EGU General Assembly 2021
© Author(s) 2021. This work is distributed under
the Creative Commons Attribution 4.0 License.

Inter-seasonal investigation of coupled C & N greenhouse gas fluxes in pristine northern ecosystems

Lona van Delden1, Julia Boike1, Eeva-Stiina Tuittila2, Timo Vesala3, and Claire Treat1
Lona van Delden et al.
  • 1Alfred Wegener Institute Helmholtz Centre for Polar and Marine Research, Permafrost Research Section, Potsdam, Germany (
  • 2Department of Environmental and Biological Sciences, University of Eastern Finland, Joensuu, Finland
  • 3Institute for Atmospheric and Earth System Research, University of Helsinki, Helsinki, Finland

Accurate annual greenhouse gas (GHG) budgets are the crucial baseline for global climate change forecast scenarios. On the other hand, the parameterization of these forecast models requires more than high-quality GHG datasets, but also the constant improvement of the representation of GHG producing and consuming processes. Extensive research efforts are therefore focusing on increasing our knowledge of the main GHG producing carbon (C) and nitrogen (N) cycles, though surprisingly not so much into their direct interaction. Most annual GHG budgets from pristine northern ecosystems are based on interpolated datasets from sampling campaigns mainly taken during the growing season. Within the ERC funded FluxWIN project, we are investigating how soil and pore water C & N interact and their biogeochemical GHG drivers change over seasons. Freeze-thaw events have previously been identified as significant GHG drivers by rapidly changing moisture and oxygen conditions in the soil matrix, but it remains unclear if and how C & N coupling contributes to these non-growing season emissions. Therefore, a fully automated static chamber system is monitoring GHG fluxes in high frequency at a boreal peatland ecosystem in Siikaneva, Finland. Nutrient stocks and biogeochemical dynamics within the soil matrix are compared to GHG soil-atmosphere exchange in the form of carbon dioxide (CO2), methane (CH4) and nitrous oxide (N2O) all year-round. We control for climatic variability and isolate differences in non-growing season emissions by using a moisture gradient from well-drained upland soils to adjacent wetland ecosystems. The use of these automated high-frequency GHG measurements in combination with year-round biogeochemical monitoring maximizes the likelihood of capturing episodic emissions and their drivers, which are particularly important during fall freeze and spring thaw periods. The gained information on the coupled C & N biogeochemical cycles will improve feedback estimates of climate change by including non-growing season processes in global-scale process-based models.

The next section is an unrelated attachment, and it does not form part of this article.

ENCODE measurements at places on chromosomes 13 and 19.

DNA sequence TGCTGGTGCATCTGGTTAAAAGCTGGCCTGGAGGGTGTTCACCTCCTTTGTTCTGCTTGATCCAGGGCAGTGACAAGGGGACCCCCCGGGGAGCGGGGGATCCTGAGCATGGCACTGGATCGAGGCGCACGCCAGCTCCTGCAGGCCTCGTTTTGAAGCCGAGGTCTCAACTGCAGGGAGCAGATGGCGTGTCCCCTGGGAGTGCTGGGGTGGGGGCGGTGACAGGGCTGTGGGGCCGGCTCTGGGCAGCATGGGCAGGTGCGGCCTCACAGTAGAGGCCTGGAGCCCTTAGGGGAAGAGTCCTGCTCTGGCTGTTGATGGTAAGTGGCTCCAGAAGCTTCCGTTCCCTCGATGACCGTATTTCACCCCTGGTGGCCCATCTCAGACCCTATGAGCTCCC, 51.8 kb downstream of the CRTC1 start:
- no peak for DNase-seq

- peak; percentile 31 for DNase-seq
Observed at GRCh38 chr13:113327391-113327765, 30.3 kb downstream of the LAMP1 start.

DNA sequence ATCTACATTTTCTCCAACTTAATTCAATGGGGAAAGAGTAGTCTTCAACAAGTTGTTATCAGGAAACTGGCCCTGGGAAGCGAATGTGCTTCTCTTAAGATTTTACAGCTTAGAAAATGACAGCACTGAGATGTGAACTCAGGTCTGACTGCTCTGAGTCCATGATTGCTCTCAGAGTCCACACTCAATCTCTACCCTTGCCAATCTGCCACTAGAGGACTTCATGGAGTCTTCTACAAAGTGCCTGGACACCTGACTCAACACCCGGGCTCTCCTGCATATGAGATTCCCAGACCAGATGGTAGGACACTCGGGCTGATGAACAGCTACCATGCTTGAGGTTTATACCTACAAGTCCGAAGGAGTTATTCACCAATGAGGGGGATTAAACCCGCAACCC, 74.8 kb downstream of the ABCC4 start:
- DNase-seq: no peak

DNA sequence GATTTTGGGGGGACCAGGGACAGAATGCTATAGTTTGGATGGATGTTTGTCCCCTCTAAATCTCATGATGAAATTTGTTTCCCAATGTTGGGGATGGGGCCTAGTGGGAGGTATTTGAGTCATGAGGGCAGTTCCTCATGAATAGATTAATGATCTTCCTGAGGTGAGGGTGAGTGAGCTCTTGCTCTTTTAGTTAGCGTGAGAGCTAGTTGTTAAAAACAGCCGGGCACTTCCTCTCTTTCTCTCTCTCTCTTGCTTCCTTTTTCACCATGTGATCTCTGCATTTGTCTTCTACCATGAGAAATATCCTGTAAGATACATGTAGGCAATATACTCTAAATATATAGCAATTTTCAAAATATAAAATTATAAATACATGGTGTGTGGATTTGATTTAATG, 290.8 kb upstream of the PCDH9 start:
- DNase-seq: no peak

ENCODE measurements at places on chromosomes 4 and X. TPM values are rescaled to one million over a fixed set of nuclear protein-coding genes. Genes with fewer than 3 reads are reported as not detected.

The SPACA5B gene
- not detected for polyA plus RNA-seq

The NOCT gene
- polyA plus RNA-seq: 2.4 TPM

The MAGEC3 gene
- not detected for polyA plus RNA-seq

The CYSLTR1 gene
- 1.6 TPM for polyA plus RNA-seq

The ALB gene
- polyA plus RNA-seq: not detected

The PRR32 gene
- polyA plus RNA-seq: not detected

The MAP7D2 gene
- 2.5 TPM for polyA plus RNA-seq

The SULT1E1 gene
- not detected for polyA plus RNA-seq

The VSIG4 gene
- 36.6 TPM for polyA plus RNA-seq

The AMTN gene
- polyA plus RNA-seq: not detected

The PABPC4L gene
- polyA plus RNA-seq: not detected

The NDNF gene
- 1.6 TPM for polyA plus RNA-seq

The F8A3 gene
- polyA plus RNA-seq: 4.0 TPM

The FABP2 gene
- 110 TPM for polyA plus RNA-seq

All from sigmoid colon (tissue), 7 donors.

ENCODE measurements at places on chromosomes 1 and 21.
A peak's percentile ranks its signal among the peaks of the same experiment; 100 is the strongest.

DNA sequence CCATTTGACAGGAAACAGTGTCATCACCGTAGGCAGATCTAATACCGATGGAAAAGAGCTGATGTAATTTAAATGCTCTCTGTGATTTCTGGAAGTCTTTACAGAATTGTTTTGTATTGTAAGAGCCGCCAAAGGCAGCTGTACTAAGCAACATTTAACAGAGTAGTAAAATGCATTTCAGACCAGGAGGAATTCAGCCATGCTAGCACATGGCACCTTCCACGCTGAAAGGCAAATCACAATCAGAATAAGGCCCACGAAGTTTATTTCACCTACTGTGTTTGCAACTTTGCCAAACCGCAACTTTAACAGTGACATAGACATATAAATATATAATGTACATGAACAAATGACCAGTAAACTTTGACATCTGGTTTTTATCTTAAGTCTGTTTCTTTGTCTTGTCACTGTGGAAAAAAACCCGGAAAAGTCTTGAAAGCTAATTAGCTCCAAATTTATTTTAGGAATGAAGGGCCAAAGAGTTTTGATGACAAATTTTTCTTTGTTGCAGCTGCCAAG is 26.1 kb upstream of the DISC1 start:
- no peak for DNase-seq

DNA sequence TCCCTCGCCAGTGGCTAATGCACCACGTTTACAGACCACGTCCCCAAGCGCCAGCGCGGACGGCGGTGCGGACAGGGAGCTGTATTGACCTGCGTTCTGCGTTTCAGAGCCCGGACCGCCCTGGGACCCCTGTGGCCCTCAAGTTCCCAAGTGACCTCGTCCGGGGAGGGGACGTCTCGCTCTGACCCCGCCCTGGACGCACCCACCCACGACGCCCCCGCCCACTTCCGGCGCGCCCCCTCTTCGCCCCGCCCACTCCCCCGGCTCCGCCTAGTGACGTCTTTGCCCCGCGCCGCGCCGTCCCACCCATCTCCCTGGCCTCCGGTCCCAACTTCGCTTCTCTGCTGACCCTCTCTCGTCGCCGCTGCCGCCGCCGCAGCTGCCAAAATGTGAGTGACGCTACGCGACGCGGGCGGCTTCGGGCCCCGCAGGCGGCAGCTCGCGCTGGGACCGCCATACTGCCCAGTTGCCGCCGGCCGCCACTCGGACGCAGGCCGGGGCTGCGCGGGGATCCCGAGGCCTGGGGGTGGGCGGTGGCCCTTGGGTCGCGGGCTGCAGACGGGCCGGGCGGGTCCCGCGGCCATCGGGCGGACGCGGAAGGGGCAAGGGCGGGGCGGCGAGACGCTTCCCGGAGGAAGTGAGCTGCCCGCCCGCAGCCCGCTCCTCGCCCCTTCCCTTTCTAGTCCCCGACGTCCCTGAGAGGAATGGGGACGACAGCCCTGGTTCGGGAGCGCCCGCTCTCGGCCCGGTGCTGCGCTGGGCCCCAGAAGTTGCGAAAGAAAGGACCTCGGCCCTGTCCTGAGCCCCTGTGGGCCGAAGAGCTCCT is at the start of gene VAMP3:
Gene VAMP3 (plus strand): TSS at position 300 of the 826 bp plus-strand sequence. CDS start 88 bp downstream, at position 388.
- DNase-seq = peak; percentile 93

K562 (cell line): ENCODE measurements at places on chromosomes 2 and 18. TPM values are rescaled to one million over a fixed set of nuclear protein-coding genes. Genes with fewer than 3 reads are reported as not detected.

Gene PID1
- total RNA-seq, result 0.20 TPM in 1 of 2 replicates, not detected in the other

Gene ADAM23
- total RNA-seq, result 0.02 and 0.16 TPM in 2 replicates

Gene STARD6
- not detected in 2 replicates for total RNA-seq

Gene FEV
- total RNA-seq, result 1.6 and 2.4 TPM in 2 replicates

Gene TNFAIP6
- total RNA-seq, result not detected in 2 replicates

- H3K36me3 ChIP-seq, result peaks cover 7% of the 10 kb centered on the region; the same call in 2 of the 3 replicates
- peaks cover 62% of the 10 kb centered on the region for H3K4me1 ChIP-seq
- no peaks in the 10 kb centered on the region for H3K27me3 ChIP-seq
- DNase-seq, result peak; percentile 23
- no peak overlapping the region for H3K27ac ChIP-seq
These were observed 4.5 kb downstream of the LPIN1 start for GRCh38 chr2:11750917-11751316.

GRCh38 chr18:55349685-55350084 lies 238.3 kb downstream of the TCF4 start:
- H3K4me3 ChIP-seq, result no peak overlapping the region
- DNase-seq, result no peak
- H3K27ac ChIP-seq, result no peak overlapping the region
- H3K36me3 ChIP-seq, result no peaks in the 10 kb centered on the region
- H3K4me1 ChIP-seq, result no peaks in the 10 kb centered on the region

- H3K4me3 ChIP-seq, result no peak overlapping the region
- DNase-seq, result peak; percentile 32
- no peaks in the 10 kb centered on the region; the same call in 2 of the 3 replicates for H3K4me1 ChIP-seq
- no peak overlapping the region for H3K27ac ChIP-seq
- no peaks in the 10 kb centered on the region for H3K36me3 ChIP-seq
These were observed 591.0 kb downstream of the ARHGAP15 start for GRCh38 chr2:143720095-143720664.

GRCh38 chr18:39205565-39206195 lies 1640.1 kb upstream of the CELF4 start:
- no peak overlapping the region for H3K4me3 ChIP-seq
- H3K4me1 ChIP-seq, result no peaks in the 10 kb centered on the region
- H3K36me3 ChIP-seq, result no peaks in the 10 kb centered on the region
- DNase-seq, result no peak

How to cite: van Delden, L., Boike, J., Tuittila, E.-S., Vesala, T., and Treat, C.: Inter-seasonal investigation of coupled C & N greenhouse gas fluxes in pristine northern ecosystems, EGU General Assembly 2021, online, 19–30 Apr 2021, EGU21-10669,, 2021.

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